Trump also faces investigations into whether he sought to overturn the results of the 2020 presidential election — one in the southern state of Georgia and another at the federal level, also led by Special Counsel Smith.
The Republican leader has repeatedly called this election “rigged” and a group of his supporters attempted to disrupt the Electoral College vote count on January 6, 2021, storming the US Capitol and forcing lawmakers to flee.
Different polls, different scenarios
US Attorney General Merrick Garland, who has been nominated by Biden, appointed Smith as special counsel for Trump’s two-part investigation in November. Garland also hired attorney Robert Hoare in January to serve as special counsel reviewing Biden’s handling of classified documents.
But the legal stakes are likely to be different for Trump and Biden. In the case of the latter, attorneys contacted the National Archives upon the discovery of nearly 10 classified documents relating to Biden’s tenure as vice president under Barack Obama.
The discovery — at a Washington, D.C. think tank in November — led to the recovery of a second set of documents from Biden’s home in Wilmington, Delaware. Biden’s lawyers turned over what they described as a “small number” of documents and authorized a home search, which took more than 13 hours and uncovered six more tapes.
There was no evidence that Biden knew of the documents, nor did he try to hide them — two lingering questions about Trump’s case.
Similarly, in the Pence case, his attorneys preemptively flagged a “small number” of classified documents from the former vice president’s home in Indiana, and a subsequent FBI search revealed other classified documents. On June 2, the Justice Department announced that it had ended its investigation into Pence’s handling of the documents without filing any charges.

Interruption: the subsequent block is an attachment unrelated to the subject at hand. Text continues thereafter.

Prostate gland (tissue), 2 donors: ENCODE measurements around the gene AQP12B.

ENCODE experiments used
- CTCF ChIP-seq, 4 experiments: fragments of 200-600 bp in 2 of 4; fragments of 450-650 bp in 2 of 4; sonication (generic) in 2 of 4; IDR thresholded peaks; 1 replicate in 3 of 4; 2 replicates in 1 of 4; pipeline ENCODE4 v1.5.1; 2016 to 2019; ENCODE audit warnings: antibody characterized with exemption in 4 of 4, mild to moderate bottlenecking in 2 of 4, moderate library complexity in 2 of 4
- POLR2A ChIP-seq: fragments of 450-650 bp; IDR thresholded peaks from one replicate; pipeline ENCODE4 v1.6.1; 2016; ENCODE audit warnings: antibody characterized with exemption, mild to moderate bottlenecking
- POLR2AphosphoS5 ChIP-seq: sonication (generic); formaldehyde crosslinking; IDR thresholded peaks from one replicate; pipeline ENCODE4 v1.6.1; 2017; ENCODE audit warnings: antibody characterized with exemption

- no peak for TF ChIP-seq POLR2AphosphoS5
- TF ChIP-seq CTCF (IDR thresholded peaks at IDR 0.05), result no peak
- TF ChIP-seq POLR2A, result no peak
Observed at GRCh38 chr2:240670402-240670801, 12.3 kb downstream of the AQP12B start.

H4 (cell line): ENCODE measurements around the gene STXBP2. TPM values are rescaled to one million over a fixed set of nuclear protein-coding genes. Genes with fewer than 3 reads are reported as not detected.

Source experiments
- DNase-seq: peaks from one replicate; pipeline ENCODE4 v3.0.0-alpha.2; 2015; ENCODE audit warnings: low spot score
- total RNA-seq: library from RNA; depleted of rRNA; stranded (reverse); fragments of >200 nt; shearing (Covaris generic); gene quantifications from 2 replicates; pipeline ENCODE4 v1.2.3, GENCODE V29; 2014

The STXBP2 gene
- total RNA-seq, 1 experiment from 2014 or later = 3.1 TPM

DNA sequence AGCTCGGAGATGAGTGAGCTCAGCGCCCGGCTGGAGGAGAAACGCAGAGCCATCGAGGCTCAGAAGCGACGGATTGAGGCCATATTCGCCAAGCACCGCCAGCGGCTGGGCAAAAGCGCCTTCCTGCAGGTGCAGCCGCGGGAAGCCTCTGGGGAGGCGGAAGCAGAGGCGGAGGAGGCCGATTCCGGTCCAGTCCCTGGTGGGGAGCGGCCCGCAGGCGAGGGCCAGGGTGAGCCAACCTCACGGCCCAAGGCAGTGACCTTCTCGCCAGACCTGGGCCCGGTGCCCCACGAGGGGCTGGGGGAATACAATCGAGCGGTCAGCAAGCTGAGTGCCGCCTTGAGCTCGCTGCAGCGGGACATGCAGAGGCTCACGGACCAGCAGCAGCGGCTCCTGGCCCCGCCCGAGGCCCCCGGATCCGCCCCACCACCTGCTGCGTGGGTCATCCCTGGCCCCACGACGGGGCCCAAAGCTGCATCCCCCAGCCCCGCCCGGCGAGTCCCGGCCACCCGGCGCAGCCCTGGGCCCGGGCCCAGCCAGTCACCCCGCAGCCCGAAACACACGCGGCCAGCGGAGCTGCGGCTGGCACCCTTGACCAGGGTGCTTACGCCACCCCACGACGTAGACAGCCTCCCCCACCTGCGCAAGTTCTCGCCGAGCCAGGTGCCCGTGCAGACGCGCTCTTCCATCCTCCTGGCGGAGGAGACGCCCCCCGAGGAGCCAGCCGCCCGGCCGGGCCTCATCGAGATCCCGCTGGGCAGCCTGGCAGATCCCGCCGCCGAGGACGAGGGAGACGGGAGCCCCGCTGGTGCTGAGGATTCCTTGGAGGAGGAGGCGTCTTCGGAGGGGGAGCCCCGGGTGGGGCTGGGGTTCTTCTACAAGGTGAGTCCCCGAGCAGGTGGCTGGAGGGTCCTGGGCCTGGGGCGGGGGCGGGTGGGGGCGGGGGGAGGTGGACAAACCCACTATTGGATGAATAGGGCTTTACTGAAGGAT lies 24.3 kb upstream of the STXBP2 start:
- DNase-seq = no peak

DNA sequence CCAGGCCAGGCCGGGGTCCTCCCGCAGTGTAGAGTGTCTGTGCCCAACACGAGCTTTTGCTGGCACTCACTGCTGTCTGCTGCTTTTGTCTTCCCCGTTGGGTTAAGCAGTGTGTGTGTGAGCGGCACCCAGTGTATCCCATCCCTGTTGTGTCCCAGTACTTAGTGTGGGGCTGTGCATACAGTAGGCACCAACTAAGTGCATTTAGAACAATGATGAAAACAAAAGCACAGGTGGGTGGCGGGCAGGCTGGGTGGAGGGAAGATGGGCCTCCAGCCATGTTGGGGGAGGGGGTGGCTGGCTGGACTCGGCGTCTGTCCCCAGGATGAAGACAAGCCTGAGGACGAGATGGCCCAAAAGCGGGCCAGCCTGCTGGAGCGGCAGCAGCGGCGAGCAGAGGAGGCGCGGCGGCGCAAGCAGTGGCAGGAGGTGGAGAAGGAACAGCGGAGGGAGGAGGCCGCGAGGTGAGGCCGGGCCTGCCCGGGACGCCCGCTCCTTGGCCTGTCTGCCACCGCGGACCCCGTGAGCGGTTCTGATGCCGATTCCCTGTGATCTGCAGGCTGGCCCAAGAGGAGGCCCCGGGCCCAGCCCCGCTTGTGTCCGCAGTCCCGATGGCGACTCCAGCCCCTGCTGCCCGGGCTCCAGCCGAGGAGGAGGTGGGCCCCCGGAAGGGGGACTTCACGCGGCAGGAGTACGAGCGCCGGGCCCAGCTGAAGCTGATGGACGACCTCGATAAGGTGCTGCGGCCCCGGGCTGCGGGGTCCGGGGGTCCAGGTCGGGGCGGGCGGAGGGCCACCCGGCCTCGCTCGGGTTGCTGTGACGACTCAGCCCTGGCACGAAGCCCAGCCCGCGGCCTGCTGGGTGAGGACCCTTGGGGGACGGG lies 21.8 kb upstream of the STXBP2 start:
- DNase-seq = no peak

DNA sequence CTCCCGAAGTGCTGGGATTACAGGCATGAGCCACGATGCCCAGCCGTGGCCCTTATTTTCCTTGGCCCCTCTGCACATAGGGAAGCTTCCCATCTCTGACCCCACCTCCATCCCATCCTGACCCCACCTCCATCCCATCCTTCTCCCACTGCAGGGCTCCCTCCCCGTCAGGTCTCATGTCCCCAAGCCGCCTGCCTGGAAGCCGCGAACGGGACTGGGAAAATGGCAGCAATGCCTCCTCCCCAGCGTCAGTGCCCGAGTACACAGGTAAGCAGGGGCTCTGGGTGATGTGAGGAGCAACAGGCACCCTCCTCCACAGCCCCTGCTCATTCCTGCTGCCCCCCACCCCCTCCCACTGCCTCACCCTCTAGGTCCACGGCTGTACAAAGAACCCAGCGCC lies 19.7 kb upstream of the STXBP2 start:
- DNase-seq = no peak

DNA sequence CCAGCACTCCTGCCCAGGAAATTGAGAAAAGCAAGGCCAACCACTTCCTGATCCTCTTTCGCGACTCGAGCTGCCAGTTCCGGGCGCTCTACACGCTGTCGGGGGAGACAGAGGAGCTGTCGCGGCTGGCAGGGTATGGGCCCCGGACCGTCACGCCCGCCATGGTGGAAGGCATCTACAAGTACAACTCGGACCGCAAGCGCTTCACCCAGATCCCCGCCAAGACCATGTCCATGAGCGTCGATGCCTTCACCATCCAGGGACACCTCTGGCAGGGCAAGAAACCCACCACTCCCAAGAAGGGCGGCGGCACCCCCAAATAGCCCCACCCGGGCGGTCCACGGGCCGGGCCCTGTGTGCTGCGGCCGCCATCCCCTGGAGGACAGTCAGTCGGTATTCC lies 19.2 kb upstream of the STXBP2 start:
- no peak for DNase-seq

The three men — Trump, Pence and Biden — have announced their 2024 presidential bids.
Republicans rally behind Trump
Trump remains the frontrunner on the Republican side, which makes him primed for a possible showdown against Democrat Biden. Following Trump’s social media posts on Thursday, at least one of Trump’s Republican challengers for the presidency, former New Jersey Gov. Chris Christie, commented on the news of the indictment, calling for his caution.
We don’t get our Truth Social news from Trump’s Truth Social. Let’s see what the facts are when a potential indictment is released,” Christie, a prominent Trump critic, wrote on Twitter.
He added, “No one is above the law however he wants it to be. We will have more to say when the facts come out.”
Meanwhile, Republicans in Congress have largely rallied behind the former president, decrying what they see as a politically motivated attack.
“Today is indeed a black day for the United States of America,” said House Speaker Kevin McCarthy. Posted on Twitter.
I, every American who believes in the rule of law, stand with President Trump against this grave injustice. House Republicans will respond to this brazen arming of power.
An unprecedented indictment
Bruce Fein, assistant attorney general under former Republican President Ronald Reagan, told Al Jazeera that the federal charges are the first of their kind against an American president – but only fair.
Richard Nixon was about to be impeached [special prosecutor] Finn said, referring to the former Republican president implicated in the Watergate scandal in the 1970s.
“Gerald Ford pardoned him,” Finn continued. So he was about to be charged, but pardon saved him. »
What stands out in Trump’s case, Finn argued, is the “outrageous manner” in which the former president acted before, during, and after his only term in office. Finn referred to Pence’s comments this week, in which he alleged Trump presented him with a choice on the day of the Capitol attack: “I’m choosing between him and the Constitution.”
“No other president in US history in more than 230 years has asked a vice president to reject the Twelfth Amendment,” Finn said, referring to that part of the US Constitution that governs presidential elections. “Well, this is unprecedented because the abuse is unprecedented.”
Finn also dismissed Trump’s claim that the latest charges were part of a larger “witch-hunt” against his political career: “What else is new? That’s all he has to say. Evidence proves his innocence. He just started screaming and screaming.”
“It’s just the rules of the game itself,” Finn added. “I think his base is shrinking. I think the Republicans will be divided, especially since other presidential candidates, even Ron DeSantis, may turn against Trump.”
Trump said he is scheduled to appear in federal court in Miami, Florida, at 3 p.m. EST (1900 GMT) on Tuesday.